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Portable Oxygen Concentrator Resource Center

What to Look for When Buying a POC

Posted by Erin Lowry on Feb 20, 2019 12:00:00 PM

 

What to Look for When Buying a POC

It can be scary when purchasing a portable oxygen concentrator, as it is a very large purchase that can change your daily activities and improve your health.

You may not know what unit to buy, or what setting you need to use, but we are here to help you figure that out!

Finding the Right Equipment

When looking for a portable oxygen concentrator there are a few guidelines you should follow.

Most importantly, your doctor will put you on a prescribed setting of oxygen, often in LPM (liters per minute) form.

LPM is the amount of oxygen you will be receiving per minute, this is very important to note, as every portable oxygen concentrator has different flow rates.

Oxygen concentrators have one of two delivery methods, pulse dose or continuous flow.

Pulse dose supplies oxygen on-demand when the device senses a breath.

Continuous flow provides a constant stream of oxygen to the user without a need to sense for a breath.

When a prescription is written for supplemental oxygen, your doctor prescription will often include his name and contact information, your full name and date of birth, and a detailed description of oxygen needed.

If your doctor wants you on a specific unit, they will often include it on the doctor’s prescription, so when you go to purchase one, the company can see what unit you will need.

Otherwise, your doctor will often write if you need pulse or continuous, and at what liter per minute (LPM).

This is important for the company you are working with, as they can determine what units would work for you based on your oxygen needs.

Before you will get a unit the company will need to verify your oxygen use, so if you have a copy of the prescription make sure to send it to them.

You cannot get a pulse dose oxygen concentrator with a continuous flow prescription, and vice versa.

If you are unsure of your prescription or don’t understand it fully, make an appointment with your doctor to discuss it or give the office a call.

Prescriptions will often be written in one of two ways:

3 LPM pulse or

4 LPM continuous

After you have all of this information, getting the concentrator should be a bit easier.

The company you speak with should be able to help you find the right unit for you if your doctor did not specify what unit you should using.

Planning for the FutureInogen One G4

When you go to buy an oxygen concentrator, it is important to think about your current and future needs in a POC.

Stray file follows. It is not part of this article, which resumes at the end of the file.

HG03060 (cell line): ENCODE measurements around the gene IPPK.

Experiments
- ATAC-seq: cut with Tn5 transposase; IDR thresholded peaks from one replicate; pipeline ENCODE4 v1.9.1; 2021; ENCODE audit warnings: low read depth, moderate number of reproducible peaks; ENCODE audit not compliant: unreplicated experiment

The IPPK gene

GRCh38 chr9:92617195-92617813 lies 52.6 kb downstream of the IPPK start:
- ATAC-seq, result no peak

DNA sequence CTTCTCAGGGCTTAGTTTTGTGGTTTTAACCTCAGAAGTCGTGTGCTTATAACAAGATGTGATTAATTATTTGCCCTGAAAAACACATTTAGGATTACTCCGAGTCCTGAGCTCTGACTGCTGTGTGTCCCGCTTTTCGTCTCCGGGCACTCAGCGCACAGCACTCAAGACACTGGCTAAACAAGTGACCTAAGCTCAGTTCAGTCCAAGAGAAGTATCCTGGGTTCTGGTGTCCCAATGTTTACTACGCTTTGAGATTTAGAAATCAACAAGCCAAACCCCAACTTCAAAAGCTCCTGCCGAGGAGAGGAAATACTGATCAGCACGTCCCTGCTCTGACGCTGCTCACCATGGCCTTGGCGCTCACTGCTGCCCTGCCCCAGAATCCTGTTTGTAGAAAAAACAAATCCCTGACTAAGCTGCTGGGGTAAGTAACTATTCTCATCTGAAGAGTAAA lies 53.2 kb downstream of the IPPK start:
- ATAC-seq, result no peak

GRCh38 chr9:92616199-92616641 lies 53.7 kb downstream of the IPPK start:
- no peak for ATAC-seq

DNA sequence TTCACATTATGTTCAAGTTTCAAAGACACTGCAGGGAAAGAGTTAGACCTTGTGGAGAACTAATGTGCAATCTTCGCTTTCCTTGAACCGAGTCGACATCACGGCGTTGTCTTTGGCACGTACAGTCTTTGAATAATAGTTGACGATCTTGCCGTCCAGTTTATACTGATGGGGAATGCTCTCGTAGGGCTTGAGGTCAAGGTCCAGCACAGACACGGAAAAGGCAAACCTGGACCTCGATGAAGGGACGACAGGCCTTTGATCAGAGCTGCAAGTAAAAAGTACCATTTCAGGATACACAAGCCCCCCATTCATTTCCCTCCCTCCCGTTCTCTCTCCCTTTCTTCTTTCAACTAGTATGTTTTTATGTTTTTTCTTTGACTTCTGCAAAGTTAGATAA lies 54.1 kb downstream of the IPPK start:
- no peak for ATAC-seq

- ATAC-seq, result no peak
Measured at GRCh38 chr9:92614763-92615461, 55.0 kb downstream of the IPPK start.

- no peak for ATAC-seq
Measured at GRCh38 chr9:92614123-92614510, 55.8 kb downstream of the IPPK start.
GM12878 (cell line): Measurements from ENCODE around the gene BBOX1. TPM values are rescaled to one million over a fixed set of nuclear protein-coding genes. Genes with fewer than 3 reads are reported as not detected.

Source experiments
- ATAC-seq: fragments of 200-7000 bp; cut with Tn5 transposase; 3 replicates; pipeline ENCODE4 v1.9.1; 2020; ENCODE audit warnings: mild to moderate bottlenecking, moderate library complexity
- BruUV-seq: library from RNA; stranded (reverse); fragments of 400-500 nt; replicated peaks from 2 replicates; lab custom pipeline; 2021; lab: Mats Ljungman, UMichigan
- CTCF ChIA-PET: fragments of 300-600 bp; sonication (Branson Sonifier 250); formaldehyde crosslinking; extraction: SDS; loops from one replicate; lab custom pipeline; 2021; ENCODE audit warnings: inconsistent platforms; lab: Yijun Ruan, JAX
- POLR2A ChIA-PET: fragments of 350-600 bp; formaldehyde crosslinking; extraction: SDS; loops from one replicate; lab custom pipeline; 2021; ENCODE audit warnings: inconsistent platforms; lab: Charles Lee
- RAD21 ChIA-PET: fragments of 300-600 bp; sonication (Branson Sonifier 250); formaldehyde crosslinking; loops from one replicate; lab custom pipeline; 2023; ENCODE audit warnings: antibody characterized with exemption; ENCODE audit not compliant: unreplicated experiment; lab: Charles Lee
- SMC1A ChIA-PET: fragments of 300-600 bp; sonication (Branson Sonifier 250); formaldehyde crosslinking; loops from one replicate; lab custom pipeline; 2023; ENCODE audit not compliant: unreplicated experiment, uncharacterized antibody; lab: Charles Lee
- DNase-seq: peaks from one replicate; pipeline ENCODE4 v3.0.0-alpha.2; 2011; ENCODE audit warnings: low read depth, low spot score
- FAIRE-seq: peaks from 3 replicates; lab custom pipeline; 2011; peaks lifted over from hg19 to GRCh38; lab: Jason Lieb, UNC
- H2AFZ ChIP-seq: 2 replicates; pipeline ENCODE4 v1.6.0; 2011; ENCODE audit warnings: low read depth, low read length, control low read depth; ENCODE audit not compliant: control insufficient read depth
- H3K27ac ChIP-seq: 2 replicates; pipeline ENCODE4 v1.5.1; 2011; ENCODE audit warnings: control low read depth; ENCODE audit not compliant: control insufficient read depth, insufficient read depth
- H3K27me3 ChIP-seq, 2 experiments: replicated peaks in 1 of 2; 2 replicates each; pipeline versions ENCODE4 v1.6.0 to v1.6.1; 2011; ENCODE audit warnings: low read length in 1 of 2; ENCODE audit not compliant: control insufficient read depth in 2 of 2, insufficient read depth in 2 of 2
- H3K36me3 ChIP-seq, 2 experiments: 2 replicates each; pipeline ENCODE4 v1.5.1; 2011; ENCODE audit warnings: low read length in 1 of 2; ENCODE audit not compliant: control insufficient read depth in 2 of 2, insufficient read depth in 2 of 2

For example, if you use a CPAP or Bi-PAP, mention it to the company you are working with, as your unit should be compatible with your other equipment.

Another thing to think about is the future and buying a unit that is perfect for the present and the future.

Many respiratory conditions can worsen over time, which may require you to need a higher liter flow.

Planning for the future, plan to purchase a unit that has what you need for now, and possible room for any adjustments in the future.

After discussing the units and your needs, you should be able to pick a unit best for you.

Often, your needs may narrow down the result to a specific unit, but if you have some leeway you can further narrow your search.

Make sure to look at battery life, unit size, weight of the unit so you can find one that works for you.

Battery life may be very important to you, you may want a long-lasting battery to help you stay out and active.

All oxygen concentrators come with an AC and DC power supply, letting you charge your unit at home or on the go.

You can also purchase more batteries if you are planning on a trip where you may need battery life for an extended period of time and you won’t have access to AC/DC power sources.

Size of the unit may matter as well, as something too big can be a pain to carry around.

A low weighted unit can help make moving around and being active easier compared to a very heavy unit that you would have to carry around when you are out and about.

Contacting a CompanyMobi Concentrator

When looking into what company to buy through, start by comparing costs.

Some companies are willing to match cost with others, some will stick with their price.

Also look at return policies and warranties, as both of these can be beneficial if you end up disliking the unit, or something happens down the road.

Look at reviews online, see what others think about the company.

After everything, if you are still unsure about a company, give them a call.

Speaking with a member of the company, address any worries or concerns you may have, and they may be able to answer any questions or ease your worries and concerns.

Conclusion

Purchasing an oxygen concentrator can be a scary thing, its an expensive item that can have a huge impact on your health and lifestyle.

Throughout the entire process there are many companies you can contact that will help guide you in the right direction, as well as answer any questions you may have.

There are also many online sources to help you figure out what unit is best for you.

You have many options and it can be hard to narrow down what will be beneficial to you, but this article should help you figure out how to narrow it down.

If you have any questions, give us a call at 1-800-520-5726 and speak with our team!

 

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